Devhammer's Den


Oct 11, 2011

Are you a Gadgeteer?

In a recent post, I mentioned that last week I received a very cool package, the GHI FEZ Spider .NET Gadgeteer Starter Kit. Unfortunately, I didn't have time to take the kit with me to Roanoke, but I did record an unboxing video last week.

The Unboxing

(note to self…need to get a macro lens for my video camera…sorry for the focus issues)

The Kit

The FEZ Spider starter kit is the first commercially available kit that implements the .NET Gadgeteer specification for modular electronic components. The kit includes the FEZ Spider mainboard, which houses the processor, along with a reset button, a couple of LEDs, and 14 sockets for plugging in additional modules.

The kit includes a fairly extensive selection of modules to help you get started building electronic projects quickly, including a full-color 3.5" color touchscreen LCD module, a camera module, 2 button modules, a joystick module, an Ethernet module, an SD Card module, and a USB Host module, just to name a few.

The FEZ Spider board and modules are all clearly labeled with letters that indicate which modules can plug into which ports on the mainboard, enabling "paint by numbers" style assembly of prototypes.

The Software

But the modular aspect of the hardware is just the beginning. The ability to quickly assemble a prototype would do you little good without the ability to drive these components via software, and this is where Gadgeteer really shines.

Once you have installed the necessary software (minimally Visual C# Express 2010, but higher versions of Visual Studio 2010 will work as well, and the .NET Micro Framework SDK and GHI and .NET Gadgeteer SDKs…a full list of the software can be found on the FEZ Spider download page), Visual Studio will have a new Gadgeteer project type, as shown below:

NewProject_c

Once you've clicked OK, you'll find one of the nice surprises of the Gadgeteer project type, a nifty design surface:

GadgeteerDesigner_c

(note that if the designer does not appear by default, you can open it by double-clicking the Program.gadgeteer item in Solution Explorer)

Toolbox_cThe Gadgeteer SDK also provides a toolbox full of module goodness that you can drag, drop, and wire up on the design surface:

The designer makes it incredibly easy to start prototyping your project, without even needing to have the hardware in-hand. And under the covers, the designer automatically generates all the code you need to access the components that you've wired up. For example, if you add the Camera module, the designer-generated code will automatically wire it up in code, and instantiate it with the name camera, making it very intuitive to code against. To take a picture using the camera module is as simple as calling camera.TakePicture(), and then handling the PictureCaptured event exposed by the camera module.

Other modules expose appropriate events as well (for example, the button module exposes a ButtonPressed event), which you can handle in order to control the hardware. The getting started guide that you'll find in the Start menu entry for .NET Gadgeteer will guide you through creating your first Gadgeteer application which, as it happens, is a simple digital camera using the camera, button, display, and USB Client (for power) modules.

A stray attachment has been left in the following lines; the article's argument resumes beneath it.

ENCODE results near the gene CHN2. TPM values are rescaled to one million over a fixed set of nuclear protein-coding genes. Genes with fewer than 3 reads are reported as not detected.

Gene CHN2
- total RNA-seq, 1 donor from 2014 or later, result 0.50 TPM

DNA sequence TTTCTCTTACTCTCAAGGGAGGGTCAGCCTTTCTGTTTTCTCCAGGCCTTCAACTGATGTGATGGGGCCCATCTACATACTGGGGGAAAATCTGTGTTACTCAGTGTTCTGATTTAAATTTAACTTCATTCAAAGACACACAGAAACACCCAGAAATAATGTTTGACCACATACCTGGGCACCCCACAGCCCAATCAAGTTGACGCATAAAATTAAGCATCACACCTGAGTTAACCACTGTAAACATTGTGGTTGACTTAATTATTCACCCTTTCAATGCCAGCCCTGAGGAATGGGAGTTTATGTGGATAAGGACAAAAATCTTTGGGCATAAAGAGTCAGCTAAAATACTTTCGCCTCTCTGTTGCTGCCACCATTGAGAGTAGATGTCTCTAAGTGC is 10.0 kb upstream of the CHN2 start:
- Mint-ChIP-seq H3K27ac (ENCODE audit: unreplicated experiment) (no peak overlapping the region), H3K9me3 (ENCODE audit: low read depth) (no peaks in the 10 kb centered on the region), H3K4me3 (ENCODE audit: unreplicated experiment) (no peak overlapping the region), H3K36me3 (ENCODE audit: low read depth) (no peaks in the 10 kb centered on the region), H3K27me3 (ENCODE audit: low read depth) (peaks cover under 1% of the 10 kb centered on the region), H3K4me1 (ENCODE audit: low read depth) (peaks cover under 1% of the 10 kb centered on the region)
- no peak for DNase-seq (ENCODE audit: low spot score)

Once I had the software installed, it took me less than a half hour to have this project assembled and working. Here's a picture of the finished project:

DigitalCameraGadget_c

I later decided to extend the initial project by adding the ability to store pictures on an SD card using the SD Card module. My assembled project on the Gadgeteer design surface looks like this (note that the designer even tells me exactly where to plug in the various modules on the FEZ Spider mainboard:

GadgeteerDesignerCameraProj_c

In my customized version of the starter project, I handle the button's ButtonPressed event, kick off a timer, which then takes a picture every 2 seconds. In the camera's PictureCaptured event, I store the picture on the SD card (there's some additional code to mount the SD card and access the file system, but it's pretty straightforward).

Conclusion

Whether you're a hobbyist looking for an inexpensive way to quickly get started with building your own gadgets, or someone who has a brilliant idea for the next cool consumer gadget and just needs a way to quickly assemble and test out prototypes, .NET Gadgeteer is something you should definitely consider. The cost of the starter kit, at around $250, is remarkably low for what you get, and the Gadgeteer software platform makes it very simple to create cool projects in very little time.

The .NET Gadgeteer platform is still very much in its early stages, but already more modules are appearing, including potentiometers, WiFi, and serial port modules, with more on the way. And while GHI is the first out of the gate, you can expect more Gadgeteer-compatible hardware from other vendors as well. Additionally, there will soon be templates available to aid in creating enclosures for your projects, using available laser cutting and 3D printing services.

It's an exciting time to be a gadget geek, and I'll be sharing more of my explorations with .NET Gadgeteer in future blog posts, so stay tuned!

Tags: .NET Gadgeteer, Videos, Unboxing, Gadgets

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The views expressed on this weblog are mine and do not necessarily reflect the views of my employer.
All postings are provided "AS IS" with no warranties, and confer no rights.

Unless otherwise noted, all code provided in this blog is copyright © G. Andrew Duthie, and licensed under the Microsoft Limited Public License (Ms-LPL). All rights reserved.



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